Authors: Cletus Agyenim-Boateng
Purpose – Public Private Joint Venture Partnership (LIFT) financial accountability and governance studies have widely reported that LIFTs are highly geared, namely that, they are excessively debt-dependant. Such studies find that as a result of the excessive debt, considerable rentier incomes such as tax shield are appropriated for shareholders and interest income to debt providers. However, this paper argues that the debt and equity capital components of LIFTs’ capital structure provide structures that uncover the complexities, contradictions and conflicts in financial accountability and account giving practices and processes in LIFTs. Design/Methodology/Approach – The paper adopts a case study approach and focuses on two Public-Private-Partnership (PPP) schemes under the Local Improvement Finance Trust (LIFT) scheme in the UK’s health sector. It investigates the extent to which the debt and equity capital components of the capital structure of the LIFT scheme complicate financial accountability and account giving practices and processes; and how the accountability and account giving complications can be better explained using the social-institutional context of LIFT to uncover conflicts and contradictions in PPPs. The paper draws on Giddens’ structuration theory and relies on publicly available data and interview data. Findings – This paper finds that LIFT financial accountability and account giving practices are socio-technically complex and complicated as they are mediated by multiple interpretive schemas, sanctioned by the financialisation norms, that is, placing a great deal of primacy on financial return for shareholders and finance capital; and facilitated by the allocative resources of finance capital and authoritative resources of the private sector - representing directors. Accordingly, contradictions, conflicts and inconsistencies are created in LIFT. Research limitations and implications – To explain why governments continue to use PPPs despite the long standing concerns in the literature, researchers may need to go beyond the dominant dualist theoretical approaches. That is we need to reconsider the various dichotomies underlying accounting and governance research. This direction may have the potential to help financial accountability, accounting and corporate governance researchers take seriously the complex socio-technical configurations that entail contemporary hybrid organisations in the public sector. Originality/Value – Socio-technical theories such as Giddens’ structuration can be used for theorising the accountability, account giving and governance practices, particularly, the manner in which allocative and authoritative resources facilitate the power of finance capital and the private sector experts at the expense of the taxpayers.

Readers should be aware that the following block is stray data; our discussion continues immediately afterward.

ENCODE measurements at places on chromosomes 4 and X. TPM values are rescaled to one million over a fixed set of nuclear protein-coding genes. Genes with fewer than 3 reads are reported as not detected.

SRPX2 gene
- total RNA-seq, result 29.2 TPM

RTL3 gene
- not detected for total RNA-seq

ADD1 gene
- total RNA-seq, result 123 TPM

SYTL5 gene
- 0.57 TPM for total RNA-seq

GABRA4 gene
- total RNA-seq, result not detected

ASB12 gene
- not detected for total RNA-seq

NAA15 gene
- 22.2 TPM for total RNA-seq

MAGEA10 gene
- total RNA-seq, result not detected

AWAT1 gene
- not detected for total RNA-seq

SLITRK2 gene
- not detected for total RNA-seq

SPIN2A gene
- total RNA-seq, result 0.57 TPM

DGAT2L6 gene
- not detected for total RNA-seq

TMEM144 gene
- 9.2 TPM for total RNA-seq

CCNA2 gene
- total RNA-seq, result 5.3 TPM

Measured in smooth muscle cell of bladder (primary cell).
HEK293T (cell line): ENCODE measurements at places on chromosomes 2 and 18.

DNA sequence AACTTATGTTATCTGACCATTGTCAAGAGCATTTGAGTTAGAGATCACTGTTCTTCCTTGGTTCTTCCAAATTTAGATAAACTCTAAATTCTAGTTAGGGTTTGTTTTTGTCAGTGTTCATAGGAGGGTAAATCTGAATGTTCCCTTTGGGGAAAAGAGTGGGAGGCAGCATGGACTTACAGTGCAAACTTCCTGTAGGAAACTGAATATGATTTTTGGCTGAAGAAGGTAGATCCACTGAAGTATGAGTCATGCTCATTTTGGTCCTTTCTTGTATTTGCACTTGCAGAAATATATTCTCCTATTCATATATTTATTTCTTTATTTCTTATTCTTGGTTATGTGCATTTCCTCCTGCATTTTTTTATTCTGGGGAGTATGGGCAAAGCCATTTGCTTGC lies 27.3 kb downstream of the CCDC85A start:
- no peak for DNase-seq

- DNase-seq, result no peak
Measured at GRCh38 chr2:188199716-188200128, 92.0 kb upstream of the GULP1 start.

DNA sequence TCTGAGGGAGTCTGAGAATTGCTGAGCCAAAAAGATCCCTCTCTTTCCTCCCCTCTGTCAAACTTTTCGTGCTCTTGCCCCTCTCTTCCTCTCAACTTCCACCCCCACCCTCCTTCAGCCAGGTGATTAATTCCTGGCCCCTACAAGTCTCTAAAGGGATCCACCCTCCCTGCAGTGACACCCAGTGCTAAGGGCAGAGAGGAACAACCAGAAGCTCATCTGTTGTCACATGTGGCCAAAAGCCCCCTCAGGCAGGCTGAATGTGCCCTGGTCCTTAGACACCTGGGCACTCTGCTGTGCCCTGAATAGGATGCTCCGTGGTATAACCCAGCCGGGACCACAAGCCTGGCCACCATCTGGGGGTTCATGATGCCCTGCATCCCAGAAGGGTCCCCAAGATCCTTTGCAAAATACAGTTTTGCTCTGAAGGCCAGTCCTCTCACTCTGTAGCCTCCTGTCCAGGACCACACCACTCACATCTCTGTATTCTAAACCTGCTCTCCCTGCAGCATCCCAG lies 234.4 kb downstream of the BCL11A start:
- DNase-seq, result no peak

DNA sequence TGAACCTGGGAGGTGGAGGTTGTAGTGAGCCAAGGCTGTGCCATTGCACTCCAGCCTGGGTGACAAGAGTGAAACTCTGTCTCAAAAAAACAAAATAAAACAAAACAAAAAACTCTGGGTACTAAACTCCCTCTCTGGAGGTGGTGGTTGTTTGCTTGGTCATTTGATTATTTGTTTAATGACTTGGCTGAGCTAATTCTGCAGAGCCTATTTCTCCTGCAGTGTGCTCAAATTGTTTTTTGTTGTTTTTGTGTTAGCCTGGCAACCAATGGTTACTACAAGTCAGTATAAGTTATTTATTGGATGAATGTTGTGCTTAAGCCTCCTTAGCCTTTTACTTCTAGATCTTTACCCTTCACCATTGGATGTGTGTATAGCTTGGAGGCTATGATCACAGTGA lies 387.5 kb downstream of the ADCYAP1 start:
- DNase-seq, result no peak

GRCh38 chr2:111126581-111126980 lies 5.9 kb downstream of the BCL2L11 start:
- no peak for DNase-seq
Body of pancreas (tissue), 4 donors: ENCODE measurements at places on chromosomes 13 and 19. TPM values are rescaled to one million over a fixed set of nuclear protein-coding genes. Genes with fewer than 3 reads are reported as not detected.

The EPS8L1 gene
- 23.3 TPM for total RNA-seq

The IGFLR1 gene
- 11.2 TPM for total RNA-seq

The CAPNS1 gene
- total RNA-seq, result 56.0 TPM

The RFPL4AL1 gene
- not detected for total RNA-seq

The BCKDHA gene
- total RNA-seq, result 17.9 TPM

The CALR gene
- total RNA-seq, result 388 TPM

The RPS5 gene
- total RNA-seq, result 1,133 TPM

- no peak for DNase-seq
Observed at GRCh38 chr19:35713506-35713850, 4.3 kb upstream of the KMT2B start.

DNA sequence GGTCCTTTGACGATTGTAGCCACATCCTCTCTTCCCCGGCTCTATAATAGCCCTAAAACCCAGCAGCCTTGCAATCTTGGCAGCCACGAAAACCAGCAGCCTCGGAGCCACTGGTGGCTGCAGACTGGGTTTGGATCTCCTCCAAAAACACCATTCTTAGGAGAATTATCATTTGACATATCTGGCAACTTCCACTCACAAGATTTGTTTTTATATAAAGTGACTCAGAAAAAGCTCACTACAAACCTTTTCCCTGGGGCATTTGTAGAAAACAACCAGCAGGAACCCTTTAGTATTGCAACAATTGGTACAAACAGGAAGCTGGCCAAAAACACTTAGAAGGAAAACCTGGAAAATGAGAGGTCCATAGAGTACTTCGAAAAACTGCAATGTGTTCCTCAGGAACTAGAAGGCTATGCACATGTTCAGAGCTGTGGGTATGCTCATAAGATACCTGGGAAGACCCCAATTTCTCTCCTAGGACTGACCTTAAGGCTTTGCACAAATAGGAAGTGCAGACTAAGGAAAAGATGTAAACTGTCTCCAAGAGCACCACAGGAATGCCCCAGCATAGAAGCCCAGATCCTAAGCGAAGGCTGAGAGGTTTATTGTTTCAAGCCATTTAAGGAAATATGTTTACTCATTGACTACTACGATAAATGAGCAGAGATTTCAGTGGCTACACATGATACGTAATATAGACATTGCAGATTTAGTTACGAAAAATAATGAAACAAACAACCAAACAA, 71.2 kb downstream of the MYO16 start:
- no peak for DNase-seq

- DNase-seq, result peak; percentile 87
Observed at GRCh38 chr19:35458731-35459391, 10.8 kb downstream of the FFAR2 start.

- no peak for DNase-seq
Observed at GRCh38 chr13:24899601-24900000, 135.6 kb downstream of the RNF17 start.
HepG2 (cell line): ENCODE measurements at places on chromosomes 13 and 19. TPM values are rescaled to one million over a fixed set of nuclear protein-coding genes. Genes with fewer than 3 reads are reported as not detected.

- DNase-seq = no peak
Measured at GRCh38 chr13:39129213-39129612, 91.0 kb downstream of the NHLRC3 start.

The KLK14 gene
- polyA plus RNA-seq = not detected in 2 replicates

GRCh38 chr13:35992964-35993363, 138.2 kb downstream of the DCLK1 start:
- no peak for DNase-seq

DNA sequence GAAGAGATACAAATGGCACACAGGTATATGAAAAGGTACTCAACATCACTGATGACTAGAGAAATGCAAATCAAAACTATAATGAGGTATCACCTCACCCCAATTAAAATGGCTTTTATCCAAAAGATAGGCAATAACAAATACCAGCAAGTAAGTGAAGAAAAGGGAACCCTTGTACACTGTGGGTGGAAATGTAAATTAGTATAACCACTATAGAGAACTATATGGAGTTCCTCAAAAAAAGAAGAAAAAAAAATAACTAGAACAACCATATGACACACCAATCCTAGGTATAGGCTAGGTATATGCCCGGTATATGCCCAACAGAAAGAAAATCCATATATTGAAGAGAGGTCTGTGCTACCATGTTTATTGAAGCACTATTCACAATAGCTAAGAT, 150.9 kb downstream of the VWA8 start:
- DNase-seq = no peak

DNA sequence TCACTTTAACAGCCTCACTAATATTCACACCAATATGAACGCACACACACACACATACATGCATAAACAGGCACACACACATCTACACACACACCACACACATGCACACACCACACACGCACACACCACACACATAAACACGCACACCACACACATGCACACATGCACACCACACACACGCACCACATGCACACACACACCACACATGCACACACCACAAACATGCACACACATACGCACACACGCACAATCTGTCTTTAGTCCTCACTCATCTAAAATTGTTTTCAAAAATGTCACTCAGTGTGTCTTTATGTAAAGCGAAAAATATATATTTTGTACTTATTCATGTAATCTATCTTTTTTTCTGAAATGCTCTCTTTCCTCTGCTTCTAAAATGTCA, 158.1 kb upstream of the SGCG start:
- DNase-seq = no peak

Keywords: Accounting, Accountability and Corporate Governance research, Public Private Partnerships (PPPs), Joint Venture Partnerships, Local Improvement Finance Trust (LIFT) Giddens’ Structuration Theory.